Monday, January 12, 2015

Redeployment by Phil Klay

I didn't know what to expect from the novel, Redeployment, when I picked it up. The cover screams military with cammies and a duffel bag. I've seen the pair together more times than I prefer :) I figure that's enough for me to like the book. The synopsis reads war stories and the aftermath. I'm pretty interested in those things too.  My friend suggested we read it together and discuss it after. Sealed deal!

I didn't know the book would be fiction. Which is something I discovered well into the book. The author is so on point that I thought I was reading true accounts until chapter 4 or 5. I read a review which noted Redeployment was fiction. The author is a Marine who served in Iraq. I'm guessing he has some experience to tap into. I also didn't realize until several chapters in these were all short stories. Each chapter covering a different perspective and issue miiltiary members face after serving in war. Some times I just had to put the book down. It was pretty heavy and real stuff.

My friend and I discussed the book over wine and appetizers. A casual setting in the beautiful California winter weather. We are spoiled. As military wives, there is this moment of jaw dropping disbelief. We hung together as our own husbands served in Iraq time after time after time. We never really understood.
"Do you think your husband's time in Iraq has affected him long term?"
"Um, yea."

We talked a lot. We normally do :) But this was more eye opening for us. We got a peek into the other side. A side that most men cannot express. Phil Klay is a poetic and emotional writer. He made me, as a woman and military wife, understand that I will probably never know the true impact of my husband's time in war. And it's okay. It might even be what my husband needs.

I kept suggesting my husband read this book. It's so interesting, I told him. He never seemed interested. I think I know why. This book might be more for the civilian. A way for us to understand the real sacrifice our men and women have made for our country. I think that type of empathy is important. Those who have lived the book probably don't need to be informed.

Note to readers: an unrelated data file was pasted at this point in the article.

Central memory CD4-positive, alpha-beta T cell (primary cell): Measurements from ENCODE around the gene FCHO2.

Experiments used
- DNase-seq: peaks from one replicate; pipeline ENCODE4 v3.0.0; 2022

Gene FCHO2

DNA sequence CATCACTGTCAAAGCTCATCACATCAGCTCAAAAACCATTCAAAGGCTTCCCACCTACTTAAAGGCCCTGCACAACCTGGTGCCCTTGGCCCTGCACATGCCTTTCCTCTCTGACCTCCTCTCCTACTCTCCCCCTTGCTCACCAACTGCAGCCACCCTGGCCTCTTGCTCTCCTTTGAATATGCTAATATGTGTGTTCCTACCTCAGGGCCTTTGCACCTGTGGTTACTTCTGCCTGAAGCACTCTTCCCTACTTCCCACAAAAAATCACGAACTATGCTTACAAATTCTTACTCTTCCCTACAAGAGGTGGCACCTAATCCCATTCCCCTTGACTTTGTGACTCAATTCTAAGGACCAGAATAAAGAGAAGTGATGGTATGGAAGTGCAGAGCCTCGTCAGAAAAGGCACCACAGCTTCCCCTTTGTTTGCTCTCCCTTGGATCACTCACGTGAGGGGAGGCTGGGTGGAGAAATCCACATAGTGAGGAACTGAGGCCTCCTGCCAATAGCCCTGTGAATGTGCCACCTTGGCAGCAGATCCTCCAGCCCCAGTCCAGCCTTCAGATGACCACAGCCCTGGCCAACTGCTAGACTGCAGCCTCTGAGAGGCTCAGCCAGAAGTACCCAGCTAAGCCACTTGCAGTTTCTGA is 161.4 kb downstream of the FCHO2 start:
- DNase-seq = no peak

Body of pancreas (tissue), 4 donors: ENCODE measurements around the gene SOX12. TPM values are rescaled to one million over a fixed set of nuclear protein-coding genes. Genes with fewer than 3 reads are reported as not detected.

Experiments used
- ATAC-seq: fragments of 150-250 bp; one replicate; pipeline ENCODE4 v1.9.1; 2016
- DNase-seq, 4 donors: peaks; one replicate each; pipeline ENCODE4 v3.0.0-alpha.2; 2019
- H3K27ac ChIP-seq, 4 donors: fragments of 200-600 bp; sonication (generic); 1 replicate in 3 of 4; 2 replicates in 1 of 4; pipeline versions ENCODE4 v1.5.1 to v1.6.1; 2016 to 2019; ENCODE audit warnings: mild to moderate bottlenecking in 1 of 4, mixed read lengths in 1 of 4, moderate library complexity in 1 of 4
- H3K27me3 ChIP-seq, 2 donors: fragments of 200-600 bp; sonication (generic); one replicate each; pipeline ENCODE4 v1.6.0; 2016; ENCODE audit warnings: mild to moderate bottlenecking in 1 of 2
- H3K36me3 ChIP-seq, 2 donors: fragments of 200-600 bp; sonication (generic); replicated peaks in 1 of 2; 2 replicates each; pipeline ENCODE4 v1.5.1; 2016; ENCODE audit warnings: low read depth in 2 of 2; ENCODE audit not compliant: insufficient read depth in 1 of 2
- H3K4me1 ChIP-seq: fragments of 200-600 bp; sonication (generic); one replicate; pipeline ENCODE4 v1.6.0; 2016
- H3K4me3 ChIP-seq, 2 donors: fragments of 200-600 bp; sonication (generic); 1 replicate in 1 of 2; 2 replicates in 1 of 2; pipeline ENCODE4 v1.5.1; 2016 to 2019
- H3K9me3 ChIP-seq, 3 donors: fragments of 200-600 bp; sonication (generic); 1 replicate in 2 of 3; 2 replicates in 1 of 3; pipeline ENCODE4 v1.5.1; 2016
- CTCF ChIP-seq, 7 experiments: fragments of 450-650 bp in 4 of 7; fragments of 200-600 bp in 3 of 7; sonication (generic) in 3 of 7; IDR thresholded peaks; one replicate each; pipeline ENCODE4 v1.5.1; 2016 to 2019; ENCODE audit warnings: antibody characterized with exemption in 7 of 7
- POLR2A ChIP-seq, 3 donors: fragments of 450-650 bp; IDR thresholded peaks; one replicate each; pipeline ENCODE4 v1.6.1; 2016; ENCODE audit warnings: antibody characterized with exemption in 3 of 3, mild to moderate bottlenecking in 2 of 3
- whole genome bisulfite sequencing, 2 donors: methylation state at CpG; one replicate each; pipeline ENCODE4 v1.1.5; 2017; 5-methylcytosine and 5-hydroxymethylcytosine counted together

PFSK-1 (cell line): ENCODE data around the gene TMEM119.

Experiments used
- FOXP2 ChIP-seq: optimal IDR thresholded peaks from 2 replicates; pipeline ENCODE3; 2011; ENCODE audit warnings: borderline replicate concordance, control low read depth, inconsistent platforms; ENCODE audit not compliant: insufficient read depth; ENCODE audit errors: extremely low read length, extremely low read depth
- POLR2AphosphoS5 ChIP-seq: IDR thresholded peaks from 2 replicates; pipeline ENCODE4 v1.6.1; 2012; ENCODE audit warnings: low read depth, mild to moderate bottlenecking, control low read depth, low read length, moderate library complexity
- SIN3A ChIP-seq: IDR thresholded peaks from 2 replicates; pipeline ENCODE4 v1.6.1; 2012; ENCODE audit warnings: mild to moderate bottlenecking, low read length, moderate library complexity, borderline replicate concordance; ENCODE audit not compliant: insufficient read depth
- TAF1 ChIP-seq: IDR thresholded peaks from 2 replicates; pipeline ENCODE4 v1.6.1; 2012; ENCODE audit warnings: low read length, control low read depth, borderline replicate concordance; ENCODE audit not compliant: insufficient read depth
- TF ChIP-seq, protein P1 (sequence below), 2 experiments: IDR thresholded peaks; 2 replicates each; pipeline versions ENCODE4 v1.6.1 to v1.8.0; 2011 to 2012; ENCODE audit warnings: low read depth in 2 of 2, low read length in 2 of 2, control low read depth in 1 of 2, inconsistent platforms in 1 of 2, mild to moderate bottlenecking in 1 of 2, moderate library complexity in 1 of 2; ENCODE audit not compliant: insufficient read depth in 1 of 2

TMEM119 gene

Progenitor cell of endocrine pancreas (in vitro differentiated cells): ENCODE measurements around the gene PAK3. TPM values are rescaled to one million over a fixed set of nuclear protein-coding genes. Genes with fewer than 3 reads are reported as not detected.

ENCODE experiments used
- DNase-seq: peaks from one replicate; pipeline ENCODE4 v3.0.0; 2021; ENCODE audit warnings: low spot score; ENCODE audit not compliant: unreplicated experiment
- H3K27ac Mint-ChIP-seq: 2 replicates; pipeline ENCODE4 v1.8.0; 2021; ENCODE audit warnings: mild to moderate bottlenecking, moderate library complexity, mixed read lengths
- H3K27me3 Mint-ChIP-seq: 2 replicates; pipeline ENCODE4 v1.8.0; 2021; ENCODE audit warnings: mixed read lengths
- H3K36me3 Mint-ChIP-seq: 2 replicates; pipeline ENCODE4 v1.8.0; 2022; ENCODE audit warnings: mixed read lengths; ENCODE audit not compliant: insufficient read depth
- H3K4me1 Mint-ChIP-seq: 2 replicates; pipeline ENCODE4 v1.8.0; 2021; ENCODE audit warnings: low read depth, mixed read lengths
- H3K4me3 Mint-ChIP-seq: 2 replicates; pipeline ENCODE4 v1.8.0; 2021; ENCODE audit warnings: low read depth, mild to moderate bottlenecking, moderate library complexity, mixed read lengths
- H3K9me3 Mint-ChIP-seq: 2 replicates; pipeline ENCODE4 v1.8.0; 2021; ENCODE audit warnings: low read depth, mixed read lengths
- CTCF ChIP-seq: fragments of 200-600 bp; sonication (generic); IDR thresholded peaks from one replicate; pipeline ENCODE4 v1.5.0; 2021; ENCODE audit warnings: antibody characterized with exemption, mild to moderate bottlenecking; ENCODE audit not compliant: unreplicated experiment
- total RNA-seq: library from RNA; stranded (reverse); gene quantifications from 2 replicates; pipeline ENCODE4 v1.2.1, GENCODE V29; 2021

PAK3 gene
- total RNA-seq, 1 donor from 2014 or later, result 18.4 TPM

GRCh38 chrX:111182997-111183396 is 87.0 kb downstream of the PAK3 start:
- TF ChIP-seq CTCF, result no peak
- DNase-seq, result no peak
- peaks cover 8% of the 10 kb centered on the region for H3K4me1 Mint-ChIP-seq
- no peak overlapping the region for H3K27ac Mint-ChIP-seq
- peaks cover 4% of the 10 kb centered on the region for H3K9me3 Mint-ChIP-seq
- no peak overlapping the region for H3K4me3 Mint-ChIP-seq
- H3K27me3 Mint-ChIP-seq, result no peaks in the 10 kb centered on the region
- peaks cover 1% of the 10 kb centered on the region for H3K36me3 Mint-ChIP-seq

Overall, I enjoyed the book. I feel like I'm a better person having read it. I had no idea. I read a lot of military war books in the past. They interest me. None have been so completely raw that I had to literally walk away from the book to process. I think everyone should read this book. At the very least, every spouse, parent, sibling, and BFF to a veteran. You need to know.

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  1. I seriously just put this on my to-read list last night!

  2. I am downloading this from iBooks right now. I read a 36 page sample, and I'm stunned by how similar it is to the stories my husband has told me in pieces. Wow.

  3. I might have to add that to my list!

  4. I am going to look this up. While I am divorced from my Marine (married 1999-present, separated since 2011) - I think it will be a good glimpse into the changes he faced when he came home, got out and the subsequent changes that may have contributed to the demise of our marriage. Thank you!